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The red sandstone contrasts against the Spring green.

Valley of Fire

Nevada State Park

By Nikki Wilson

April 24, 2005

Have you ever wanted to travel to Mars and explore new places?  It is probably not likely that traveling to Mars will happen in our life time, but there is a place in Nevada that can transport you to a different planet.  It is called the Valley of Fire located in Nevada near the Lake Mead, Hoover Dam area.  Fuel up your car for a day trip through the park, have a picnic, or even set up camp here, this state park is a unique place to see.

Not to be confused with another state park in New Mexico of the same name which has black lava rocks, this park in Nevada is completely different.  The reason the park is called the Valley of Fire is not for the reason of the hot desert temperatures in the summer, but for the red rocks that jut up out of the ground.  Open year round this state park is located 6 miles from Lake Mead and is close to the city of Overton, Nevada. Take the 15 Freeway 55 miles north of Las Vegas and exit number #75. 

What are these red rocks?  Once upon a time, a long, long time ago there was an ancient desert of sand.  How much is a long, long time ago?  The sand dunes date back to 150 million years ago when the dinosaurs roamed here.  These red colored sand dunes became the weathered sandstone that we see today.  The rock formations became exposed due to earthquake activity with the plates shifting exposing the ancient earth.  The wind along with flash flooding has eroded the rock formations giving many of the rocks a smooth rounded look.  Some other types of formations found here are shale, limestone and conglomerates.

One of the Seven Sister rock formation.

Petrified logs are to be seen hear at this park in 2 different locations.  They are about 225 million years old.   It is against the law to remove these beautiful petrified rocks from the park.  These beautiful rocks can be purchased legally from commercial retail outlets.

Atatl Rock is an example of the petroglyphs found around this area.  This petroglyph is of the Atatl is much like a spear.  Petroglyph writings are said to resemble ancient Chinese characters.  Discovering these drawings can be quite an adventure and learning experience about this civilization.  The park has camping in this area with modern showers and bathrooms.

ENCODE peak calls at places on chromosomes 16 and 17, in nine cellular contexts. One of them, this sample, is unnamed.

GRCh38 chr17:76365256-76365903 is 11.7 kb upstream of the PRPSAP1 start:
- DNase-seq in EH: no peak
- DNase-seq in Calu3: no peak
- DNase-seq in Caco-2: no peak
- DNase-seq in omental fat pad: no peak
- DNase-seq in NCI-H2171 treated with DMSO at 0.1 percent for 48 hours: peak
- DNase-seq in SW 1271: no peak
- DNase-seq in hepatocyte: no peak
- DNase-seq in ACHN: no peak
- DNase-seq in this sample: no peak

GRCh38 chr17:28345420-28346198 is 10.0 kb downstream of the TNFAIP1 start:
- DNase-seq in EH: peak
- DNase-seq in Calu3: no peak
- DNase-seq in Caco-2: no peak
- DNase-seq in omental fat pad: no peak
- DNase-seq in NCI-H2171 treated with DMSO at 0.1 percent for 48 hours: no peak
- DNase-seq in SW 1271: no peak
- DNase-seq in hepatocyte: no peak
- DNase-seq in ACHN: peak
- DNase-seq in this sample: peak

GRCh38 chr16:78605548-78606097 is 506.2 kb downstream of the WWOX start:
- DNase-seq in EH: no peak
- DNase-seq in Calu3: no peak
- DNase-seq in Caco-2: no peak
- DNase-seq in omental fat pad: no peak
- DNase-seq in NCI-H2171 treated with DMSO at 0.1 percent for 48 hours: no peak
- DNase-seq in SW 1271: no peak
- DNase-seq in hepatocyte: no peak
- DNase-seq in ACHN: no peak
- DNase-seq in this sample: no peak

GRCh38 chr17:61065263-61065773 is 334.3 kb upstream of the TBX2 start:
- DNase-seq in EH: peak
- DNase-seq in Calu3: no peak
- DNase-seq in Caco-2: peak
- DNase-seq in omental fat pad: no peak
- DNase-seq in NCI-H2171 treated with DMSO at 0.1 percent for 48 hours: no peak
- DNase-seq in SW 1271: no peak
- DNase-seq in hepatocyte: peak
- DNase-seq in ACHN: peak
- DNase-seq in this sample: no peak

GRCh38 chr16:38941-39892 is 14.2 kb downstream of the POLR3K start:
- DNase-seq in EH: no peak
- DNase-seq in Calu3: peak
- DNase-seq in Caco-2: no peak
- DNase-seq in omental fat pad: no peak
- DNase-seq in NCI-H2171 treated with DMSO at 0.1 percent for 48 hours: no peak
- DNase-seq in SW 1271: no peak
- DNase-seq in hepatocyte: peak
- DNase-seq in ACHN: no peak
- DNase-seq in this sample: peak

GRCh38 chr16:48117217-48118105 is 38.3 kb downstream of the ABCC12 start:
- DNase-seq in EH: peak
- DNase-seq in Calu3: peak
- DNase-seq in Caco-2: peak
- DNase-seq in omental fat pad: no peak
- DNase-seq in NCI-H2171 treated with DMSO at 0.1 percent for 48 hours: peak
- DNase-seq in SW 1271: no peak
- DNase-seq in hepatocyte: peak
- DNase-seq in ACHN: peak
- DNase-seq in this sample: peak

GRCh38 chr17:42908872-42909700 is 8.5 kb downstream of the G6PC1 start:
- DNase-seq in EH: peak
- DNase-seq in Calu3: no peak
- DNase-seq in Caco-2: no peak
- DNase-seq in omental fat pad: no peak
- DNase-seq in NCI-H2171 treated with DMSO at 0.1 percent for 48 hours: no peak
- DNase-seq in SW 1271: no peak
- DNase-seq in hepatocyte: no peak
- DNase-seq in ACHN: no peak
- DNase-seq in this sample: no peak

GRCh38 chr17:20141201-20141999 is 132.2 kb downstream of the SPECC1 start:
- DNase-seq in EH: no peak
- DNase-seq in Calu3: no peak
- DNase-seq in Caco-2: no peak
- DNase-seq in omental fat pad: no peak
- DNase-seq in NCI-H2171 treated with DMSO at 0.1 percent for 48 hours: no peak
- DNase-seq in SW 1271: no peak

The BeeHives are weathered layered sandstone mounds that look like a giant bee’s house.

The Mouses tank is a natural basin in the rock that collects rain water.  In the 1890’s a Paiute Indian refugee, that this is named after, used this water to survive until he met his fate of being captured and killed later on.  The trail leading to this has petroglyph pictures carved into the rocks by the ancient Indian civilizations, some dating back to 3000 years.

Beehive rock formations.

Seven Sisters is perfect for the roadside traveler.  There are picnic tables at this location for a fun outing.

White Domes is a highly contrasting sandstone formation.  Rainbow Vista, Fire Canyon, Silica Dome, and Elephant Rock are also points of interest at the park.

The best times of year to visit the Valley of Fire is in the fall and in the spring.  The spring may even be more interesting as the wildflowers are in bloom between April and May.    In the winter it can be cold weather with lows down to 0 degrees.  The summer can become very hot, up to 120 degrees.  So if you do travel at these times be prepared for the weather conditions with extra food and water and appropriate clothing.

The visitor center will be a good pit stop before heading into the park to get map locations of all the sights.  Park entrance fees start at $5 so be aware of this when coming to the park.  You can either call (702) 397-2088 for the park information, or check out the Nevada’s website at http://parks.nv.gov/




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Copyright 2005 Best Syndication                                            Last Updated Sunday, July 11, 2010 01:18 AM